Move of the Week: Landmine Meadows Row

For our Move of the Week today, here’s a great rowing variation you can do with the landmine, with a few secondary benefits!

THE MOVE: Landmine Meadows Row

MOVEMENT PATTERN AND MUSCLES WORKED: Horizontal pull: lats, upper and mid back.

WHY DO IT: Remember when I spoke at length about the importance of horizontal pulling here? That time, we discussed the barbell row, and today it’s time to add another horizontal pulling variation to your library. The Landmine Meadows Row, popularized by bodybuilder John Meadows, is something we recently began using with our SureFit members.

In addition to bulletproofing the back and balancing push with pull, we like the Landmine Meadows Row for a few other reasons. With the landmine out to the side like this, the arc of the barbell creates a large range of motion for the row. There is a huge stretch of the lat at the bottom of the rep, and allowing the elbow to go out to the side with the arc of the bar during the row “opens up” room at the top for a powerful contraction of the lats, upper, and mid back. You can see this from the front when Dan is performing the exercise in the video.

The split-stance position adds another challenge here. The front leg will bear most of the weight during this exercise, so it has to be stable and strong in order to maintain this position throughout the set. The core has to be strong as well. Not only does it have to support a unilateral load, which builds anti-rotation strength; it also has to maintain neutral spine so that the row hits all the right places, and not the lower back. In essence the Meadows Row will also build single-leg and core stability.

Finally, using the thicker bar-ends will be a challenge for grip strength, especially for those who are used to doing more conventional barbell exercises.

HOW TO DO IT: Set up a barbell in a landmine (or in a corner if you don’t have a special landmine attachment). Set up in a split-stance position that allows you to deeply hinge your hips back while keeping your back straight. The positioning is important here, and you might have to play with it a little bit to find out what’s most comfortable and balanced for you. The more inclined your torso is, the better; you don’t want to be so upright that you’re just rowing the bar to your neck! Playing with how far your feet are from front to back could help as well. In the video you can see that both Dan’s shin and his arm are basically perpendicular to the ground. This is ideal.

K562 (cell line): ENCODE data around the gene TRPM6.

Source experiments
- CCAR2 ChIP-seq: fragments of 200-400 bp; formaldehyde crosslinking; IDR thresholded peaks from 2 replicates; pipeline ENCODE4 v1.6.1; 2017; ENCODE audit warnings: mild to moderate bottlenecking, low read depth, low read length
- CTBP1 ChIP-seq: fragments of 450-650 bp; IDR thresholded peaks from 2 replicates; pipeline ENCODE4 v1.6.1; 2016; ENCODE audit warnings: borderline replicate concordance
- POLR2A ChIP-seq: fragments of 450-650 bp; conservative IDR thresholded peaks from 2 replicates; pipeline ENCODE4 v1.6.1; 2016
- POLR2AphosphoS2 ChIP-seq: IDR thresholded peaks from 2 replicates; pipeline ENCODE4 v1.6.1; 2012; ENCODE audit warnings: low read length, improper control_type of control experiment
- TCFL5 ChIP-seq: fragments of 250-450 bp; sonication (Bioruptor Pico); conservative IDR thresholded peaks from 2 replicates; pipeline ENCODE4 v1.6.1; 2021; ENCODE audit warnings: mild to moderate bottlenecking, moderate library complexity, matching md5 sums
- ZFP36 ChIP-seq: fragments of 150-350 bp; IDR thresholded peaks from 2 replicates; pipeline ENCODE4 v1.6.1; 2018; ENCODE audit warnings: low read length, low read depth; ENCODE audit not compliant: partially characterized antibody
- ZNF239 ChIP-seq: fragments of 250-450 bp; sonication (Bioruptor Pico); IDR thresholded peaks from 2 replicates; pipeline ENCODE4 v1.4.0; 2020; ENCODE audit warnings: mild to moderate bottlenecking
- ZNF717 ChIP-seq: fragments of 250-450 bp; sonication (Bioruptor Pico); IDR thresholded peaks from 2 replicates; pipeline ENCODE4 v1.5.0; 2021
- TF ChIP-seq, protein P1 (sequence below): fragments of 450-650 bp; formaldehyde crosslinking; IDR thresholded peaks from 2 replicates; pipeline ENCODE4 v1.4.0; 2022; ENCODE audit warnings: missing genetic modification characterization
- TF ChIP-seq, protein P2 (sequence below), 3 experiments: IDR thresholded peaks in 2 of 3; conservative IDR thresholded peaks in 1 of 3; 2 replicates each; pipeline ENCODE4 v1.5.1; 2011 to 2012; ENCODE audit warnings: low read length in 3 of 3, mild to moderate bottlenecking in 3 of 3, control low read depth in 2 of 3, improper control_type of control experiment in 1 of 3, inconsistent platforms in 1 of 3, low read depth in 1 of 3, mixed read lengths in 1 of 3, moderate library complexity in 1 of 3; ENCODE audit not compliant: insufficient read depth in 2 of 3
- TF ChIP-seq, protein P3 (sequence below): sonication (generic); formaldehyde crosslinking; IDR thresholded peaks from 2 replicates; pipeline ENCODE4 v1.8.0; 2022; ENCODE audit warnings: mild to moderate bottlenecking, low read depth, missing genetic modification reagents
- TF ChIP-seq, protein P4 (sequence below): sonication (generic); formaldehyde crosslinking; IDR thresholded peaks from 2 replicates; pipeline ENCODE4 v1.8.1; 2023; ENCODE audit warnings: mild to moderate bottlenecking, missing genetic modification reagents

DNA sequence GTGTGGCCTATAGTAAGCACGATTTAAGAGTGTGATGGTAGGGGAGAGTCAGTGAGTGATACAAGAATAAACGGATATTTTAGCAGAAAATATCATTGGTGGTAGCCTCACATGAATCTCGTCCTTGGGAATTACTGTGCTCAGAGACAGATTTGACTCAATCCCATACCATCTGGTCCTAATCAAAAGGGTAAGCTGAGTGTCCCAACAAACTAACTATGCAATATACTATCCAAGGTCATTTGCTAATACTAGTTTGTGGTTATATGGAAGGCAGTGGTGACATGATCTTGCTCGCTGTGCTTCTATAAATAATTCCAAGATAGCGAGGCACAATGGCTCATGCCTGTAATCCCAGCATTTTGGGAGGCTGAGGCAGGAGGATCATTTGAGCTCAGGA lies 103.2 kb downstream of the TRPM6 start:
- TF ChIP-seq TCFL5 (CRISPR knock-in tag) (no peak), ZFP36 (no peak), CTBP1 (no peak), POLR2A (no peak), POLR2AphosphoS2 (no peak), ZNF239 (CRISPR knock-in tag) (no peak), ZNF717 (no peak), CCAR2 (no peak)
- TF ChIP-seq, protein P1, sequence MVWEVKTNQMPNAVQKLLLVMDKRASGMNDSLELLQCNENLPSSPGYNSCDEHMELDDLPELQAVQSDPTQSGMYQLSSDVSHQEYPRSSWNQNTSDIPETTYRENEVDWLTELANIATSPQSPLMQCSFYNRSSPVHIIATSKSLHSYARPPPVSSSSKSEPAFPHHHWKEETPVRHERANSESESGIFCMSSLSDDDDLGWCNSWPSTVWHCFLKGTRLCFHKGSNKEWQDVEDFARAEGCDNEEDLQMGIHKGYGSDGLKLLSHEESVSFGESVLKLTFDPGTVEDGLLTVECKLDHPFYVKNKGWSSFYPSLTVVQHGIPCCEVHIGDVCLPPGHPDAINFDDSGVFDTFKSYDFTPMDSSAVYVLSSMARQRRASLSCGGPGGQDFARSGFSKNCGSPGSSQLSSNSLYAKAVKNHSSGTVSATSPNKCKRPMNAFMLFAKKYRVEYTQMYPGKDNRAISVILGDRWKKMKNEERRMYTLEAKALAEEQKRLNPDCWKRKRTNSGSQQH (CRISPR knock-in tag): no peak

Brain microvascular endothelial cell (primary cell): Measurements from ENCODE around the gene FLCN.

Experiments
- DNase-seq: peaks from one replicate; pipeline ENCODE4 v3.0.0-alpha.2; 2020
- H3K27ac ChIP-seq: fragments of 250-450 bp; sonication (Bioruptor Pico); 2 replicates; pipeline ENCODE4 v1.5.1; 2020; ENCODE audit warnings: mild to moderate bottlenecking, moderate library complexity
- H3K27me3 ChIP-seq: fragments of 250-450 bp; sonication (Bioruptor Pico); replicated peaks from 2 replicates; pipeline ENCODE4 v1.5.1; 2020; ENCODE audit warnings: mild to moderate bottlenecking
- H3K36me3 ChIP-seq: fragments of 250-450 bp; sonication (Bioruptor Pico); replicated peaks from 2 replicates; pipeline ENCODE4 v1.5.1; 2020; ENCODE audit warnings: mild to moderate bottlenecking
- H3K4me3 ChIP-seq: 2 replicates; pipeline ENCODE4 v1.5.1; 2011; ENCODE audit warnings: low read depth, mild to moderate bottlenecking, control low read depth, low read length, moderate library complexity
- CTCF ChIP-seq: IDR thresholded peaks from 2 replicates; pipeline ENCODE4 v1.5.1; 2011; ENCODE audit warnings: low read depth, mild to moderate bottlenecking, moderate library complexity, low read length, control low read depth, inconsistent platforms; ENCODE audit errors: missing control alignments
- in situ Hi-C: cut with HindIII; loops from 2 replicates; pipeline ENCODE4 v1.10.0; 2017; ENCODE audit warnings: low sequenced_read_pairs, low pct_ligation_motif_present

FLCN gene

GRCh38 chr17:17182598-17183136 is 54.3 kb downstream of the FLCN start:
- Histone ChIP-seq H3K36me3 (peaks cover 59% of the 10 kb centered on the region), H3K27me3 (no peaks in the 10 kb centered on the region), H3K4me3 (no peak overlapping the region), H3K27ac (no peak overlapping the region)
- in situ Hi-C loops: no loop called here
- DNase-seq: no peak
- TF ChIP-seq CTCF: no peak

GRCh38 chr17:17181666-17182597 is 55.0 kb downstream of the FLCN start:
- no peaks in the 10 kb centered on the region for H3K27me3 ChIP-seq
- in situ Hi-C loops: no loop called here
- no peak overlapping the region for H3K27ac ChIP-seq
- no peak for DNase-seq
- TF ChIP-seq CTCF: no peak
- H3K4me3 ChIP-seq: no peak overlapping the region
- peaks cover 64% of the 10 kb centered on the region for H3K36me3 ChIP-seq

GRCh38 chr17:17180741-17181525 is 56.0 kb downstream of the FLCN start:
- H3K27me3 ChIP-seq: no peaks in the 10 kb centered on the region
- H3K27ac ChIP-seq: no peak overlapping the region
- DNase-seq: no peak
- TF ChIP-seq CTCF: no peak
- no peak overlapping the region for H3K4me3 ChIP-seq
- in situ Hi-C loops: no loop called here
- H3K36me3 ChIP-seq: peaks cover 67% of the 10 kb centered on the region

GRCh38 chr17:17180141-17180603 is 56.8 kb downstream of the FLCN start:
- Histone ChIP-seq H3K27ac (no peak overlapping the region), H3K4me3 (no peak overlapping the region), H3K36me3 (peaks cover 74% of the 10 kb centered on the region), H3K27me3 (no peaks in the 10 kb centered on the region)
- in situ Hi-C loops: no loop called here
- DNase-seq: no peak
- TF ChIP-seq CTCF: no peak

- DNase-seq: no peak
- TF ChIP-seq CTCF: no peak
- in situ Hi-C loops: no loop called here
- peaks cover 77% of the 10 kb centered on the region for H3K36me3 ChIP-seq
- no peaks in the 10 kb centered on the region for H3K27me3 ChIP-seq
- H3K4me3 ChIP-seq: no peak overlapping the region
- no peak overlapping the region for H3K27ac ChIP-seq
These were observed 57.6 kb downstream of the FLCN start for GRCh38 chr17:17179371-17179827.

With your rowing arm hanging straight down, grab the bar and brace your core. Row the bar by pulling your elbow to your back pocket, focusing on bringing your shoulder blade to the spine. Let the weight back down in a controlled manner and allow the lat to stretch at the bottom of the rep.

Simple enough, right? I find this row great for building both strength and size, and it could fit right in as the second main exercise in a training session. Thus I would use this for 3-4 sets of 8 reps/side. You can really load this row up too; although at that point you may want to use straps so that your grip is not a limiting factor as you build your rowing strength.

If your looking for a challenging row variation that’s a little different with some secondary benefits, look no further. Try this out for yourself and let us know what you think on Twitter or Instagram @halevylife !

by Jeremy Lau

Jeremy Lau

Jeremy Lau Halevy Life Staff CoachJeremy Lau is a Senior Staff Coach at Halevy Life.

Jeremy graduated cum laude from Rensselaer Polytechnic Institute with a BSc. in Biomedical Engineering and is currently pursuing his M.Ed. in Exercise Physiology at Columbia University. In addition to his academic accolades, Jeremy is a Certified Strength & Conditioning Specialist (CSCS).

Prior to joining the team at Halevy Life, Jeremy completed a coaching internship at Cressey Sports Performance, where he coached both amateur and professional athletes, among whom were many professional MLB baseball players.

As an athlete, Jeremy has played baseball competitively for most of his life.

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